I’m wondering if the questionable basis for these enhanced suspensions will serve to actually moderate the suspensions. 65 games is a lot less than a lot of the numbers bandied about. Maybe MLB and the MLBPA realized that a longer suspension would be challenged and they would lose. So they ‘settled’ for a token amount of games on top of the 50 that it should be under the agreement.

    And isn’t it freaking insane that the MLBPA is going along with this?

    Disclaimer: Pointing out that the length of Braun’s suspension is dubious from a contractual perspective doesn’t mean that I disagree with the punishment. I am firmly in the ‘screw the cheaters’ camp – but I just don’t see how they get away with it under the present rules governing MLB and MLBPA.

    • jwbiii - Jul 23, 2013 at 6:38 PM

      The “Just Cause” paragraph of the JDA specifically does not apply to penalties for usage and possession

      Not really.

      7. Discipline
      G. Other Violations
      2. A Player may be subject too disciplinary action for just cause by the Commissioner for any Player violation of Section 2 [list of prohibited substances] above not referenced in Section 7.A through 7.F [list of penalties for failed tests and criminal convictions] above.

      The “Just Cause” paragraph only comes into play when there is no failed test or criminal conviction, but there is other evidence. There are no specified penalties.

      We have good reason to believe that Braun has adequate legal counsel. If he did not contest this, we have good reason to believe that the “other evidence” is pretty strong.

      • rathipon - Jul 23, 2013 at 7:20 PM

        Section 7a proscribes the 50/100/lifetime ban penalty for use or possession of banned substances. The Just Cause paragraph, as you pointed out, applies to violations of the JDA not referenced in 7a. So again, the Just Cause paragraph specifically does not apply to violations for use or possession.

      • rathipon - Jul 23, 2013 at 7:31 PM

        And by the way, as for section 2…. Yes there is a list of banned substances. But the first paragraph, a list of violations, is what is being referenced in 7g. Specifically, the relevant portion states:

        All players shall be prohibited from using, possessing, selling, Facilitating the sale of, distributing, or facilitating the distribution of any (banned substance).

        7g, as you quoted, applies to player violations contained in section 2 (see above), and not referenced in 7a through 7f. 7a specifically refers to use or possession. Just cause therefore cannot apply to violations involving use or possession.

      • jwbiii - Jul 23, 2013 at 9:20 PM

        7. Discipline
        7.A. Begins, “A Player who tests positive for a Performance Enhancing Substance. . .”
        7.B. Begins, “A Player who tests positive for a Stimulant. . .”
        7.C. Begins, “A Player who is determined by the Treatment Board to have not complied with an Initial Evaluation or a Treatment Program for a Drug of Abuse. . .”
        7.D. Begins, “A Player on a Treatment Program for the use of posession of Marijuana. . .”
        7.E. Begins, “A Player who is convicted or pleads guilty. . . to the possession of any prohibited substance. . .”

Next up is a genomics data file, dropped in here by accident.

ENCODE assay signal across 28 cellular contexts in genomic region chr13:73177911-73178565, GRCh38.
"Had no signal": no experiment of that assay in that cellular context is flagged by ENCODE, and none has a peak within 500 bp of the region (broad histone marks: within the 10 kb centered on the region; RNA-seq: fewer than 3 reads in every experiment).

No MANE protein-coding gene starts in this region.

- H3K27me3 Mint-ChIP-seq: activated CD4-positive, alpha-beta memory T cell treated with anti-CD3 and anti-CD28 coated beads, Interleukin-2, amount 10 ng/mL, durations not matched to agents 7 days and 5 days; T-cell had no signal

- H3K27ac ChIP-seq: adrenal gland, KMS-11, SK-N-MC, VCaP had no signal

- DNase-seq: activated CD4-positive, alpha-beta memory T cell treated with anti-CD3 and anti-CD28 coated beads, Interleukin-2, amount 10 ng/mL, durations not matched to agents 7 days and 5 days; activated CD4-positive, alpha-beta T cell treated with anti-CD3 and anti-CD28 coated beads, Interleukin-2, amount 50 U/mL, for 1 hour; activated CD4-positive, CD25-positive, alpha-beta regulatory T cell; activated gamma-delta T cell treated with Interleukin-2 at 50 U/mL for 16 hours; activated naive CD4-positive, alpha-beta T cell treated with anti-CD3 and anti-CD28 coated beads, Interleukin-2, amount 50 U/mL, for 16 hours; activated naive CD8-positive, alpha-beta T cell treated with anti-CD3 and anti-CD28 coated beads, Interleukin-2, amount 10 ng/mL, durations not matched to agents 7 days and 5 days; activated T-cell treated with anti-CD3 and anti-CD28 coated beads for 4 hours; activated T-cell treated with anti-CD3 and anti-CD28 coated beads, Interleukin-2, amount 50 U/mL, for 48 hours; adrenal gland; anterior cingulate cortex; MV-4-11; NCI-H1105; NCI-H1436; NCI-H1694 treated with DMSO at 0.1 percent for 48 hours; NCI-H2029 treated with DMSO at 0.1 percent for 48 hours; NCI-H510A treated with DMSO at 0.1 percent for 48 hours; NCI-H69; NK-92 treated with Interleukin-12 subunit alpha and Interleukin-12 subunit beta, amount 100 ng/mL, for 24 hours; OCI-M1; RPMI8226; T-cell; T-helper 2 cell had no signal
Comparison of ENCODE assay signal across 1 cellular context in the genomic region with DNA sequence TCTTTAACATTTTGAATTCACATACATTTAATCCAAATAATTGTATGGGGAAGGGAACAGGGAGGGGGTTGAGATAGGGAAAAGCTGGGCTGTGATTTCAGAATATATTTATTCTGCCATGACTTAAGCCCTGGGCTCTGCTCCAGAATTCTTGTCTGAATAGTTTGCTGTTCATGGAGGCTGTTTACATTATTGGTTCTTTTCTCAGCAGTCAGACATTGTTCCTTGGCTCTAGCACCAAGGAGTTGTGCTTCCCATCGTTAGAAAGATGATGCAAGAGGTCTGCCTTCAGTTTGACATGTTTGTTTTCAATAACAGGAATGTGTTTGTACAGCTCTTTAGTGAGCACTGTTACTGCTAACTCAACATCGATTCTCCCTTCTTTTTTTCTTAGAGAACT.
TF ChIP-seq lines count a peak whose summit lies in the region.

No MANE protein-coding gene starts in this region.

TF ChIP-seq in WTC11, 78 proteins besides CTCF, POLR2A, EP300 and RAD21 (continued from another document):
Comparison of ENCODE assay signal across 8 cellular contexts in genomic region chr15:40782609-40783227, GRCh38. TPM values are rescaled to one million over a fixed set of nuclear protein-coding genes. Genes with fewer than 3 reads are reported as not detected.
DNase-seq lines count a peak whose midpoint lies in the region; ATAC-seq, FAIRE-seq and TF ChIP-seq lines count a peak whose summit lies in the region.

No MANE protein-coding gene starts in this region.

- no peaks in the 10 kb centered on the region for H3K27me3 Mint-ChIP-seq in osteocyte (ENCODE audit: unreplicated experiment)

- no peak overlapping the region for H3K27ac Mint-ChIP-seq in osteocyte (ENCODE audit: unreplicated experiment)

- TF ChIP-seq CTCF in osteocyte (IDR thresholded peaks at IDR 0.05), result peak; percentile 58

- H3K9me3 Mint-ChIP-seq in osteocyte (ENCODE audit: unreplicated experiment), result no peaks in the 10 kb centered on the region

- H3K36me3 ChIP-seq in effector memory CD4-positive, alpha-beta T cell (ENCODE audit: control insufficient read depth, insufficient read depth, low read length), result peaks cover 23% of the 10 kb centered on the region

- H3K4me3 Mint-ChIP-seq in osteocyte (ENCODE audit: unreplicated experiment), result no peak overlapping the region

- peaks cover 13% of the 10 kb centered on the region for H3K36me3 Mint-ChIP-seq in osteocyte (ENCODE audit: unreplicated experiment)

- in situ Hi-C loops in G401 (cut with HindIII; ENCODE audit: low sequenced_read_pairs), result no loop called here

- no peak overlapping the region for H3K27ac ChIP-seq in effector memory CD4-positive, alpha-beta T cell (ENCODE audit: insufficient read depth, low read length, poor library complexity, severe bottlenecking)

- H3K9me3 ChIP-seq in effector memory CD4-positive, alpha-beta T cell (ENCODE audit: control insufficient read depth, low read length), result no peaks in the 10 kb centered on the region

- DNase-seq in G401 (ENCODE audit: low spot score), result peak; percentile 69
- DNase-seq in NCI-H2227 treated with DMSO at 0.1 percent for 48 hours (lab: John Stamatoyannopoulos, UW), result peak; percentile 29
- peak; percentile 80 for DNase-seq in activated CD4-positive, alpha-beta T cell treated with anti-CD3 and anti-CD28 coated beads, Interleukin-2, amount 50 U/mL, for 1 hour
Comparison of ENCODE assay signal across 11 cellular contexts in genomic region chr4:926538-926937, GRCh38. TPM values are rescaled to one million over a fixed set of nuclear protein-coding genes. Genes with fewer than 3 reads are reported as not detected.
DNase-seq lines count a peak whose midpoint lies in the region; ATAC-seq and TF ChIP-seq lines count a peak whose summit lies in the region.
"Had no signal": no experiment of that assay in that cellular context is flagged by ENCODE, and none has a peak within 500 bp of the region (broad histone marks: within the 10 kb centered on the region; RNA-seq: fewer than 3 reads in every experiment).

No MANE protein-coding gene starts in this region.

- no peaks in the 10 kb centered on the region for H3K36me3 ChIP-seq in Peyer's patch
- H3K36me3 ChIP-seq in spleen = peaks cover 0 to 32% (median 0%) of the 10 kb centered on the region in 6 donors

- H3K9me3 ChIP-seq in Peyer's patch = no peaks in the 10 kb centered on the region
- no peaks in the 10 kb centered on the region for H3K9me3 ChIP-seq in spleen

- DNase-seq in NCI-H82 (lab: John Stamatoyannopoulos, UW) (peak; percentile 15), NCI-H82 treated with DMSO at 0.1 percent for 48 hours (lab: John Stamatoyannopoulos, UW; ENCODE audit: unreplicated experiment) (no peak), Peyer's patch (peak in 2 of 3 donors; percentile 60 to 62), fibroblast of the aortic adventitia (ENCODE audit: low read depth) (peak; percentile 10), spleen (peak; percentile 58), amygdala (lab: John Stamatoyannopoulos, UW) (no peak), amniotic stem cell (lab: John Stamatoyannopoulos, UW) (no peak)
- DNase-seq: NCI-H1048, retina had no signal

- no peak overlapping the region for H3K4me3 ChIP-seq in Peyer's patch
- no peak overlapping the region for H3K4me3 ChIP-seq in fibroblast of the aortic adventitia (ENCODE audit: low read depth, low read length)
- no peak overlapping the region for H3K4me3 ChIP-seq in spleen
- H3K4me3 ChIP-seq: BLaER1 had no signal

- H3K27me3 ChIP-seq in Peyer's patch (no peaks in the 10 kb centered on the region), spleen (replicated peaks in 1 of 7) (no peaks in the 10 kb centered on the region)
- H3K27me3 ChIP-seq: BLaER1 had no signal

7.F. Begins, “A Player who participates in the sale or distribution of a Prohibited Substance. . .”

        It’s all about failed tests, missed meetings, and convictions. Braun has done none of these things. At least not lately. The documents from Bosch/Biogenesis apparently connect him with a Section 2 prohibited substance, which puts him under 7.G, which does not specify a list of penalties.

      • rathipon - Jul 24, 2013 at 10:51 AM

        You left out the important part of 7A. Here’s the entire full sentence, with important portion emphasized in all caps:

        7A – A Player who tests positive for a Performance Enhancing Substance, or OTHERWISE VIOLATES THE PROGRAM THROUGH THE USE OR POSSESSION of a performance enhancing substance, will be subject to the discipline as set forth below (50/100/lifetime ban).

        So, again. Per 7G, the “Just Cause” provision does not apply to violations referenced in 7A through 7F. And 7A very specifically applies to violations through the use or possession of a performance enhancing substance (without requiring, as you stated, a positive test). Thus, how exactly can “Just Cause” apply to the use and possession violations we are seeing in this Biogenesis matter?

    • bigharold - Jul 23, 2013 at 6:53 PM

      “And isn’t it freaking insane that the MLBPA is going along with this?”

      The only reason I can see the Union going along with this is because there is a quite but concerted effort among “clean” players to punish alleged violators. The problem with that is, as you point out, there doesn’t seem to be a basis within the CBA orJDA that allows for it. Moreover, what happens when a player, say A-Rod, doesn’t agree to go along? Does the Union support him or throw him under the bus? And, if he wins, .. because it’s pointed out that there is no provision to allow MLB to make it up as they go, ..do the players that accepted “suspensions dejour” get a refund??

      If a player decides he isn’t willing to go along with MLB’s equivalent of a kangaroo court all the emotion about this subject will be replaced by the law and the CBA and JDA, .. and they don’t seem to provide for MLB to wing it.

  12. brewcrewfan54 - Jul 23, 2013 at 5:43 PM

    I’m just happy Braun getting suspended has put everyones lives here back on track.

  13. jputignano - Jul 23, 2013 at 5:44 PM

    7/23/13; New York Yankees starting lineup vs Texas Rangers

  14. heyblueyoustink - Jul 23, 2013 at 6:02 PM